It’s April, which means your mind is probably on three things: warmer weather, filing your taxes and financial literacy.
Okay, maybe you’re not focused on the last one.
Maybe it’s news to you, but April is Financial Literacy Month – which means it’s time to take stock of our current financial situations and look at how we educate and teach the next generation when it comes to smart money management.
So now you know: there’s an entire month focused on finances. But just how impactful is a single month dedicated to financial literacy?
Financial literacy means exactly what you think it does: it’s the ability to understand how money works in the world. It’s about knowing how money is earned, managed, saved, invested…but that’s where the word “literacy” falls short. Literacy implies memorization and the ability to read and write on paper. Literacy is about information and it lacks the critical aspect of application and the necessary change in attitudes and behavior to make a difference. And that’s why we need to evolve Financial Literacy Month.
Financial literacy and financial education are an absolutely necessary foundation to creating a generation of smart, savvy money managers. It’s the equivalent to driver’s Ed – before hopping behind the wheel of a car, it’s important to have some knowledge and training under your belt. But when it comes to changing behavior, what matters most isn’t just the information. What matters are things like a sense of self-efficacy, a feeling of confidence that you know what you’re doing and the ability to apply those lessons in the real world – to get behind the wheel and put that knowledge into action.
That’s where the idea of financial empowerment comes in. Unlike basic financial literacy tools, financial empowerment strategies don’t just educate: they empower, embolden and equip someone to make long-lasting changes in their life. They turn information into action.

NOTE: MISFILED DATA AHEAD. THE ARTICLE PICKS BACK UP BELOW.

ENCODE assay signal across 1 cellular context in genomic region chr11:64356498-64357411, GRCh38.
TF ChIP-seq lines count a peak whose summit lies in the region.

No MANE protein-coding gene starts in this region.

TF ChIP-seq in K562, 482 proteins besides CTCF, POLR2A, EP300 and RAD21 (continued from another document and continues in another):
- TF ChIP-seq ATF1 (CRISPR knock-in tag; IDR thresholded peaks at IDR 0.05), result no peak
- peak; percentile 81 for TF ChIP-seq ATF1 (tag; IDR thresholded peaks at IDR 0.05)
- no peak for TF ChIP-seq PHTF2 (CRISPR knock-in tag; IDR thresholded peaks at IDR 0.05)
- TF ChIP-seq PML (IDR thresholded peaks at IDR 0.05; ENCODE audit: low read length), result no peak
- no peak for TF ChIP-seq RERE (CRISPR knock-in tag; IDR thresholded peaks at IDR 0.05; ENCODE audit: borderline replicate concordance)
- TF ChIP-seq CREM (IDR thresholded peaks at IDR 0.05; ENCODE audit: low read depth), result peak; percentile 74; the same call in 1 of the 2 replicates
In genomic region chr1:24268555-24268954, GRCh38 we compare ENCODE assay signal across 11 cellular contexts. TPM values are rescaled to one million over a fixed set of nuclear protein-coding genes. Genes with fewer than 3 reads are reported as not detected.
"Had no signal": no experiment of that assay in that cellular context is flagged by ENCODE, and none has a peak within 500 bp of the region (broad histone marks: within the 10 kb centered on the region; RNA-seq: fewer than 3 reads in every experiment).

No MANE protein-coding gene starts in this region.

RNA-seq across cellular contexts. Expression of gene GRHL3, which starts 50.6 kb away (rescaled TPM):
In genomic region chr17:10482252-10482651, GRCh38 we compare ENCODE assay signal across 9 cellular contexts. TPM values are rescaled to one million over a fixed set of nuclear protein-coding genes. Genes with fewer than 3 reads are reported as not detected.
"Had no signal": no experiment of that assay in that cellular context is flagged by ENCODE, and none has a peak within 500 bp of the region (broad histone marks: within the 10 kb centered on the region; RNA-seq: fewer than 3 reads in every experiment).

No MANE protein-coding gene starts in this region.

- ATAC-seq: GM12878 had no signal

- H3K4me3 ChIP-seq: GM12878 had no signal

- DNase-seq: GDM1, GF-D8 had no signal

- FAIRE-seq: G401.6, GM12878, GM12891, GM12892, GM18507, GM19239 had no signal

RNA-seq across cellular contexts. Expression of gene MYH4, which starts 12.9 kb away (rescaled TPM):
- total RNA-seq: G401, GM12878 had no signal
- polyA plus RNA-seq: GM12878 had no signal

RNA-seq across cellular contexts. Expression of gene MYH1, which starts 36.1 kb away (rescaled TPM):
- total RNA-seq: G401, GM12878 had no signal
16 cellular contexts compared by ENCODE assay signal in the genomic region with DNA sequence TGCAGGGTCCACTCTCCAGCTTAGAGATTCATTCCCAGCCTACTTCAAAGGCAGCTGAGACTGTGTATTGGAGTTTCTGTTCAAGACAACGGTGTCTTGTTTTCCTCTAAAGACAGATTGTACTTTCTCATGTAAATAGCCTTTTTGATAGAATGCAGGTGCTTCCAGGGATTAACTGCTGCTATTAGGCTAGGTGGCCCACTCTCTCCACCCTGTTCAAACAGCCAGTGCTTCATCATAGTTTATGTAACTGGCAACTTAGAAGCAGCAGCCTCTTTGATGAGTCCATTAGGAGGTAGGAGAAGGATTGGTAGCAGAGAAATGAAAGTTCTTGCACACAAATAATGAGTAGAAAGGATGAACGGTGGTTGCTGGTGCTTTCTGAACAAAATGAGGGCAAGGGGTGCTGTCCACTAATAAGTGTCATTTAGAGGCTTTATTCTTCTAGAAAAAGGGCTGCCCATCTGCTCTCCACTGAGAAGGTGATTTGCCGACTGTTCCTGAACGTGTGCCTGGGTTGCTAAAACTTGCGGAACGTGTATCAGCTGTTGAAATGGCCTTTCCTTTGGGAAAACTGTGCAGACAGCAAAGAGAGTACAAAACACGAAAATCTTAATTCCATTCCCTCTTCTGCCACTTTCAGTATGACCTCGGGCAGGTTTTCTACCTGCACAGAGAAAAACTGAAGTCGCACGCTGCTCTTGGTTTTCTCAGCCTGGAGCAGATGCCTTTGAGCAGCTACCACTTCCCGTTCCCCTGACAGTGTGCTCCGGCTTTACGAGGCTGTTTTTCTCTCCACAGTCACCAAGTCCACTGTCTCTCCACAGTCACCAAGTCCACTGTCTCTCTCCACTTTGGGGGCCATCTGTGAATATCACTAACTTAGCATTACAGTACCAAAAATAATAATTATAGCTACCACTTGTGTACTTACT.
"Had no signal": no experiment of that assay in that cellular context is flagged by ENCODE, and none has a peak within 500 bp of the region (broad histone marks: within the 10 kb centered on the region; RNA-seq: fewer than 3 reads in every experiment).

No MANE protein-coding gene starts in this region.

A shift toward financial empowerment means a shift from memorization and information overload to action-oriented and simulated application. And that’s very different than just “literacy.”
So as we think about Financial Literacy Month, there’s a strong argument to evolve from “Literacy” to “Empowerment.” Now the next thing that needs to go is the word “Month.”
Consolidating efforts to focus on a single month of financial education can be effective. It provides the biggest awareness punch and it’s easier to put forth a lot of effort in a discrete timeframe. But why limit the effort to just 30 days of financial health? Why not make financial empowerment a consistent part of the education process? Why not create a whole movement focused on promoting smarter money habits that impacts a student across their entire lifetime? We know that behavior doesn’t change overnight. And we know that the moments where students need help managing their money doesn’t just happen in April every year.
Financial Literacy Month has served a very valuable purpose: it’s helped create awareness around an incredibly important issue and raise up the need to teach students about money management habits at a young age.
But maybe it’s time to extend the concept of Financial Literacy Month and to focus on something bigger, better and more meaningful: a Financial Empowerment Movement.